In order for the systems involved to become smarter, and for those connected devices to report useful information, the exchange of digital data has to happen. This also means more and more data will be generated, stored and processed within the pharmaceutical supply chain. Where there’s data, there are vulnerabilities and open devices ripe for attack.

Robust, integrated and well-maintained data security systems are necessary to protect any and all data management and reporting systems. Most importantly, they must help companies and providers prevent counterfeiting, security breaches, data tampering and theft.

This is especially true of any data related to the supply chain, which must always be verified and trustworthy. You want to be able to look at the current or past location of a shipment and know that’s exactly where it is — with access to a data stream where it’s difficult to change or alter such information.

5. The Inevitable Rise of Contract Packaging

As you’ll notice, the market is much more stringent when it comes to regulations and requirements, putting a tighter leash on pharmaceutical companies to properly handle packaging. Many of these regulations render legacy equipment and strategies obsolete. Smart labels, for instance, are essentially required to ensure proper tracking and accountability.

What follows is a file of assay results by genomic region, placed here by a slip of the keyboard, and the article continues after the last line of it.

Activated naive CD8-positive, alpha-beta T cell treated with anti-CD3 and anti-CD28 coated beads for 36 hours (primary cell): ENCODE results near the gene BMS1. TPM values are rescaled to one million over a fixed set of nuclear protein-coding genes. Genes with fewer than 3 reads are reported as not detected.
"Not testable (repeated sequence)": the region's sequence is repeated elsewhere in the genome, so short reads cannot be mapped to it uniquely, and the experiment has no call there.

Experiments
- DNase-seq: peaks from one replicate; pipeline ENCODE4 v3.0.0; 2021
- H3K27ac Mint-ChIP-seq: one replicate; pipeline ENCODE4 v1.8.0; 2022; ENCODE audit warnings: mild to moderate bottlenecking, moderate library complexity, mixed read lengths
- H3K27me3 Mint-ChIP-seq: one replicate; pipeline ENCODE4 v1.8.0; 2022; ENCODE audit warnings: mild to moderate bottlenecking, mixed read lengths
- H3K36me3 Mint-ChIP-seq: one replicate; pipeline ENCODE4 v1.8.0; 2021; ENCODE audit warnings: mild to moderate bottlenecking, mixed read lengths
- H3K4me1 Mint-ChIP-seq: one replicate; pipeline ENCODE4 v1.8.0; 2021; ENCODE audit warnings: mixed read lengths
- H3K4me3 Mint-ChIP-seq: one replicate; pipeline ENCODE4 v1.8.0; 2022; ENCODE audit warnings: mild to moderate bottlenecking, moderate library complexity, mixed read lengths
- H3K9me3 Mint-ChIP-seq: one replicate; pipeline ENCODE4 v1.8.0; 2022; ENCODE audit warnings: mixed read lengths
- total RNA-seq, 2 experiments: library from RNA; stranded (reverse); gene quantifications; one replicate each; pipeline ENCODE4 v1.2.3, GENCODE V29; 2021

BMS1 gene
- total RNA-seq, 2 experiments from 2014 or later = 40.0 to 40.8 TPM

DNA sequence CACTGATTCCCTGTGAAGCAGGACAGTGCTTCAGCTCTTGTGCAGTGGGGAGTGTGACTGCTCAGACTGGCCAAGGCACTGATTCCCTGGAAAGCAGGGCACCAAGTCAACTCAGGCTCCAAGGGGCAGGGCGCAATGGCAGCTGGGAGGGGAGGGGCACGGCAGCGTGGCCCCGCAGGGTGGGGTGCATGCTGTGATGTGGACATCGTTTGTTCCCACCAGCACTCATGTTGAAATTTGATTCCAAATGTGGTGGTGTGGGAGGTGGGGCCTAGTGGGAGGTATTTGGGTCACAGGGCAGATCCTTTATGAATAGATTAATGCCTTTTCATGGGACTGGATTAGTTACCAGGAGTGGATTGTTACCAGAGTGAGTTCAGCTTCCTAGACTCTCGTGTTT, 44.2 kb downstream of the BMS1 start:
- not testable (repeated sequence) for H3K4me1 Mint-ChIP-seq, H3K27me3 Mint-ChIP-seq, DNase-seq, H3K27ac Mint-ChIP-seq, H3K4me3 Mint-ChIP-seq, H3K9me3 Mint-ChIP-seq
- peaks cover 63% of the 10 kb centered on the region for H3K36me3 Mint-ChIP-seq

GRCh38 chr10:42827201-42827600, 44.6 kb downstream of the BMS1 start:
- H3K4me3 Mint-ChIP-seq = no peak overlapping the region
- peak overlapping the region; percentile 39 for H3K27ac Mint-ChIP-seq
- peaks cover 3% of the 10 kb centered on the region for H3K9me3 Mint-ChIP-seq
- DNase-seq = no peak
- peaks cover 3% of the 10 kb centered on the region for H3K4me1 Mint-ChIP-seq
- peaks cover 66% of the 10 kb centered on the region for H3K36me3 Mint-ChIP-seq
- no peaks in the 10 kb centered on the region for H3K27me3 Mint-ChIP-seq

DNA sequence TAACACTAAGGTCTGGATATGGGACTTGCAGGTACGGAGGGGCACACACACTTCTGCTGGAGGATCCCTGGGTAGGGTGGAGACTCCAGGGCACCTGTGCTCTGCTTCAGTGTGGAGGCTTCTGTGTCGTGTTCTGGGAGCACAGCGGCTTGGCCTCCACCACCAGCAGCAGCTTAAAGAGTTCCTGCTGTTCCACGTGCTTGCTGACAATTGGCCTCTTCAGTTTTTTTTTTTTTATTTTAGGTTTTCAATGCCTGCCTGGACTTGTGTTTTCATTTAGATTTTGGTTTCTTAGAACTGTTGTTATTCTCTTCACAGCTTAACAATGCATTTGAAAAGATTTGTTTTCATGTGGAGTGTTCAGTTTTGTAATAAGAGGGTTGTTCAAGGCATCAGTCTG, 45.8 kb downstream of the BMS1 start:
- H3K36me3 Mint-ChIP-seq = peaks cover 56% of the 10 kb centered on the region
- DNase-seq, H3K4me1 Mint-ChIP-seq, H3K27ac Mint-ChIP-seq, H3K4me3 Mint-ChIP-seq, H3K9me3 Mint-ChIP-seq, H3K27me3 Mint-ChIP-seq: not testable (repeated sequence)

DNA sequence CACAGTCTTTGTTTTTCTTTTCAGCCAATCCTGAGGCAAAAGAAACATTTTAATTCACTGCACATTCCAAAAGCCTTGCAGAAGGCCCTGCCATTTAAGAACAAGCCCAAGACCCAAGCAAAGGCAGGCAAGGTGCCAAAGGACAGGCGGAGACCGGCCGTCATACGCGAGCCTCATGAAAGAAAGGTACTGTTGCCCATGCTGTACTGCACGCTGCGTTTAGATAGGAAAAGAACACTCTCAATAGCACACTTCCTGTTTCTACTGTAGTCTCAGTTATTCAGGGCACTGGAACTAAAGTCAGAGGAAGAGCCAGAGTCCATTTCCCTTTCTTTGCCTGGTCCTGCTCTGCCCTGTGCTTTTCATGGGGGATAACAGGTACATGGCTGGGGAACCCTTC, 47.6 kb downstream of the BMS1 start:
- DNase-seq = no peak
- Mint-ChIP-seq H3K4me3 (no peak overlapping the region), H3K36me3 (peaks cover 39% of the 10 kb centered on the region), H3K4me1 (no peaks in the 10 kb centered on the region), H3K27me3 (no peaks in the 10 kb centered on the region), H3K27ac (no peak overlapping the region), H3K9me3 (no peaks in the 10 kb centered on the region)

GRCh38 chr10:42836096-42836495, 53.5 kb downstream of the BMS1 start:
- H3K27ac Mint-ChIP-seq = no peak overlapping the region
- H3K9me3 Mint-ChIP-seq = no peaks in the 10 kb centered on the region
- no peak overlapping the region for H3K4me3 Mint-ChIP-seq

As a result, these companies are turning to specialized contract packagers, or CPs, to get the work done properly. Because they have newer equipment, they can get the work done faster, safer and more accurately. This also eliminates the burden big pharma companies have with respect to packaging, meaning they can focus on core competencies instead.

Furthermore, outsourcing the packaging process can help reduce supply chain costs by as much as 25 to 50 percent. This further alleviates costs associated with packaging and general shipment preparations, making it that much more lucrative to big pharma companies.

Evolve or Fail


Make no mistake: the landscape is changing rapidly, which means many of these trends will soon be the industry norm. That’s exactly why pharmaceutical packagers want to remain on the frontline, adopting new label technologies, tracking and accountability opportunities, and quality management processes as soon as possible. This is in addition to compliance and regulatory requirements that are — or could — threaten your business should you fail to keep up.

For a competitive advantage, you must evolve and adopt these growing trends — it’s as simple as that.

Pharmaceutical Microbiology